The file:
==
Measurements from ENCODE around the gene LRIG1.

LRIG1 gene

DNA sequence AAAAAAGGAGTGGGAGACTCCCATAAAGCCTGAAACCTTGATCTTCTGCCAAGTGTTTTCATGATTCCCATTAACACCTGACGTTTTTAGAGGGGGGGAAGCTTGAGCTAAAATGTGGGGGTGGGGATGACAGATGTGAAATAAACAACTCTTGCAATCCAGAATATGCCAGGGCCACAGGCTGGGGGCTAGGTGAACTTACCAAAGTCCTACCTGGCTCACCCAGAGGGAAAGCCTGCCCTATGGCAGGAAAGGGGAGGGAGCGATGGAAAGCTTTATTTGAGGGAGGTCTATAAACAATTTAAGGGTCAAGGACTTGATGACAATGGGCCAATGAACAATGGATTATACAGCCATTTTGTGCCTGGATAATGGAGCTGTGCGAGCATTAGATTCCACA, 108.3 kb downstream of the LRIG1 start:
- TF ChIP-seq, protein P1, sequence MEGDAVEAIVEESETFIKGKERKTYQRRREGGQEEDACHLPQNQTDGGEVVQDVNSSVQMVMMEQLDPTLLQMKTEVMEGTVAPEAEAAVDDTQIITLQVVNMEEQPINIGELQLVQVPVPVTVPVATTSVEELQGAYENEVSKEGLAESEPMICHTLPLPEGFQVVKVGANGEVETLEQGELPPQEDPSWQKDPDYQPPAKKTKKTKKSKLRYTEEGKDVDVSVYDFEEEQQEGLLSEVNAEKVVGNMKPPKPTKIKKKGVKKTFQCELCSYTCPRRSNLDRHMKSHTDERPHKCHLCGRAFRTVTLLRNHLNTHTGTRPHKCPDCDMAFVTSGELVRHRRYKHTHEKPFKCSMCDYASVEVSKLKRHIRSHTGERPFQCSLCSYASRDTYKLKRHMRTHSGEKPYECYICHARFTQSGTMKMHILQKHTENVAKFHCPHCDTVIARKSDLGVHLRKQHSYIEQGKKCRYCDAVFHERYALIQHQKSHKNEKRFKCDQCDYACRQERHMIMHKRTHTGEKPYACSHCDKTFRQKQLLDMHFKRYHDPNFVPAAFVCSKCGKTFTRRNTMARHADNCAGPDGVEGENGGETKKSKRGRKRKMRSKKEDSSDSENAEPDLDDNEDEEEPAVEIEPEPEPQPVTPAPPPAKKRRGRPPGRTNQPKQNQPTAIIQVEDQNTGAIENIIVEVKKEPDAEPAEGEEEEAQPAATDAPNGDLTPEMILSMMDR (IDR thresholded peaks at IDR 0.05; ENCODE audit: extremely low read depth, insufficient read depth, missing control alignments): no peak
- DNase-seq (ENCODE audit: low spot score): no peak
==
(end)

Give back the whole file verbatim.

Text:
Measurements from ENCODE around the gene LRIG1.

LRIG1 gene

DNA sequence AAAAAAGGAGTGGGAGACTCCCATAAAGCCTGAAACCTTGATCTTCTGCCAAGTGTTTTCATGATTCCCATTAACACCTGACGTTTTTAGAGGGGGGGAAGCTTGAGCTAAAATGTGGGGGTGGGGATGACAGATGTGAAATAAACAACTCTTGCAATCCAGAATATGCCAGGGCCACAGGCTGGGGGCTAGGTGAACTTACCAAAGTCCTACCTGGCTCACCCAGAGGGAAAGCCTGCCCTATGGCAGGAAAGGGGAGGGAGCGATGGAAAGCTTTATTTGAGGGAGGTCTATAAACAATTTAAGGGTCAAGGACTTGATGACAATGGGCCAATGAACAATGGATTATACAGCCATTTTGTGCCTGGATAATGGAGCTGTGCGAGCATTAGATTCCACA, 108.3 kb downstream of the LRIG1 start:
- TF ChIP-seq, protein P1, sequence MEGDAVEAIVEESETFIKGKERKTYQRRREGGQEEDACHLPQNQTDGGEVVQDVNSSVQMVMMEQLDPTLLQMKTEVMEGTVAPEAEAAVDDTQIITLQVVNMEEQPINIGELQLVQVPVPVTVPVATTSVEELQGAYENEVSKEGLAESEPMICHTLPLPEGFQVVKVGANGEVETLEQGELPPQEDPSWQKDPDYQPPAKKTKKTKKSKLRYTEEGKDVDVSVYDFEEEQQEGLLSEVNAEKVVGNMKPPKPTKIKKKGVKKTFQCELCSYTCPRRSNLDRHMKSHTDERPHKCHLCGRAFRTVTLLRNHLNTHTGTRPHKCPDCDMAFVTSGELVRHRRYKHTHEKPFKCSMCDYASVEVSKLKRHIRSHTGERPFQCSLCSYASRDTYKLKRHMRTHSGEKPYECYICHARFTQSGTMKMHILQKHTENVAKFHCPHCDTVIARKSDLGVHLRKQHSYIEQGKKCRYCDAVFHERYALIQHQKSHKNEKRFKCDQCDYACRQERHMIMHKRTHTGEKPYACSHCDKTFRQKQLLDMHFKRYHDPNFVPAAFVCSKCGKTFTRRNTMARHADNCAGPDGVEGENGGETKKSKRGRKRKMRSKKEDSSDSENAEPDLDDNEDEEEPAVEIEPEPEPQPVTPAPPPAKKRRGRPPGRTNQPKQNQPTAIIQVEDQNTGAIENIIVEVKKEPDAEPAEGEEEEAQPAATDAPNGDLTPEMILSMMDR (IDR thresholded peaks at IDR 0.05; ENCODE audit: extremely low read depth, insufficient read depth, missing control alignments): no peak
- DNase-seq (ENCODE audit: low spot score): no peak